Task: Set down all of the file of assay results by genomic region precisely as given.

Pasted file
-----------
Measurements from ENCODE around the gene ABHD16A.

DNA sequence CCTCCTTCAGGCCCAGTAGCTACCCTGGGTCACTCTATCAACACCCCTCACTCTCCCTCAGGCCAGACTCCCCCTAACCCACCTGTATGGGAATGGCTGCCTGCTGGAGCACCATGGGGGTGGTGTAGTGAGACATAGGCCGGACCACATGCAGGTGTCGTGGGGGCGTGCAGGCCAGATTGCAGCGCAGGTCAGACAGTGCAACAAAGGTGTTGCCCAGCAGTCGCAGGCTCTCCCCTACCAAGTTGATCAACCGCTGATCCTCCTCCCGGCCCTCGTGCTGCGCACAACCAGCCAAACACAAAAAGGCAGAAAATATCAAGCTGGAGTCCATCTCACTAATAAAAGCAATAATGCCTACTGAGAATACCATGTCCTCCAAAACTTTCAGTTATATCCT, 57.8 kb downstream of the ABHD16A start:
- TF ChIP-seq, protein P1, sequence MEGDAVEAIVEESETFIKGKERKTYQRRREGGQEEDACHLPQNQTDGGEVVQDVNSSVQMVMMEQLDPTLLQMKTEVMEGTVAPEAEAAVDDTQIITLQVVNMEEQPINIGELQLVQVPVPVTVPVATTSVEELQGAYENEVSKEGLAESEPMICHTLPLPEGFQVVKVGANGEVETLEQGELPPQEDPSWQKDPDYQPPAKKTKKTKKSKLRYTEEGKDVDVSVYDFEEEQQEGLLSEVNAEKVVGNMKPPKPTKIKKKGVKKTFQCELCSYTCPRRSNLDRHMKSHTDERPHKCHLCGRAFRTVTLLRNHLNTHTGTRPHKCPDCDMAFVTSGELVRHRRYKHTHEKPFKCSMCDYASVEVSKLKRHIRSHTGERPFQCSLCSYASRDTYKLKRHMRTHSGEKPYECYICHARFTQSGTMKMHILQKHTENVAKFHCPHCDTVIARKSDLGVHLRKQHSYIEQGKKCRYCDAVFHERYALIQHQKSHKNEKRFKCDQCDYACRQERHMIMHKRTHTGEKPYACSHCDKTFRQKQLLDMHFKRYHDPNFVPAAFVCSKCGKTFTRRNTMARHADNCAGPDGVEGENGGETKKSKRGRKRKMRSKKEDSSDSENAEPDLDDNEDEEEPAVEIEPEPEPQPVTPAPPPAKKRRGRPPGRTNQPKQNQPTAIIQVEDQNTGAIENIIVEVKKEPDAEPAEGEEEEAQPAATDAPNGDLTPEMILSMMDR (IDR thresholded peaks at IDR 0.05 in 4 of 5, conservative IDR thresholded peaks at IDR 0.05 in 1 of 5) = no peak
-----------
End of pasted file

Measurements from ENCODE around the gene ABHD16A.

DNA sequence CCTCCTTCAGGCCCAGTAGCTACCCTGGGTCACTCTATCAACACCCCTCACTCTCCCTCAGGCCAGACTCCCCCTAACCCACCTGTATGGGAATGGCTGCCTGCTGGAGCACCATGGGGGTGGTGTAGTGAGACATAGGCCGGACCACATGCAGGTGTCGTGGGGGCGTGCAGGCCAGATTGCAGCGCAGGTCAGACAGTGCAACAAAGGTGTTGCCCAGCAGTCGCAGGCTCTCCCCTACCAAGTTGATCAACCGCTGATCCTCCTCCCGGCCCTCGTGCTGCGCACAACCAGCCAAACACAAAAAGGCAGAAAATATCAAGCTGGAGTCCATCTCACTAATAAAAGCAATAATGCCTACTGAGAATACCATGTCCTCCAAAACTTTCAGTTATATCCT, 57.8 kb downstream of the ABHD16A start:
- TF ChIP-seq, protein P1, sequence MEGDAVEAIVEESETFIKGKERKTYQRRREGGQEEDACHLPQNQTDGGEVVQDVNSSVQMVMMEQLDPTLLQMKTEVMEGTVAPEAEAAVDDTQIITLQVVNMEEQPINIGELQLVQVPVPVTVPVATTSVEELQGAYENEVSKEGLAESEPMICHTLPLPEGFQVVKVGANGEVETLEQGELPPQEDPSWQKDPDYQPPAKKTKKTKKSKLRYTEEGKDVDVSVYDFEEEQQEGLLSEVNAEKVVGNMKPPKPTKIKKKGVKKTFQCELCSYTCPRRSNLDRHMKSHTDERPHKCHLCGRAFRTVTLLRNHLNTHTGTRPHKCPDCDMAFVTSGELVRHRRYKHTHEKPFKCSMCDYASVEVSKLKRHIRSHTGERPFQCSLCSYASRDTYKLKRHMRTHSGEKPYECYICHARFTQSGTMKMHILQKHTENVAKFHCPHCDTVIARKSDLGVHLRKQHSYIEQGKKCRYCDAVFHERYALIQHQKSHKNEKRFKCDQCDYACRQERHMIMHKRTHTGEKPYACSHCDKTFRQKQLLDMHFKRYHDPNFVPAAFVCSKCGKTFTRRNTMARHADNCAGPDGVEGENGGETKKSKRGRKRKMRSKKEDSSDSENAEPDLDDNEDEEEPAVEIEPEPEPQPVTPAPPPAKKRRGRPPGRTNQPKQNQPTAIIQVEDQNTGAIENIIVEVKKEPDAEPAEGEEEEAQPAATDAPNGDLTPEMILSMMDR (IDR thresholded peaks at IDR 0.05 in 4 of 5, conservative IDR thresholded peaks at IDR 0.05 in 1 of 5) = no peak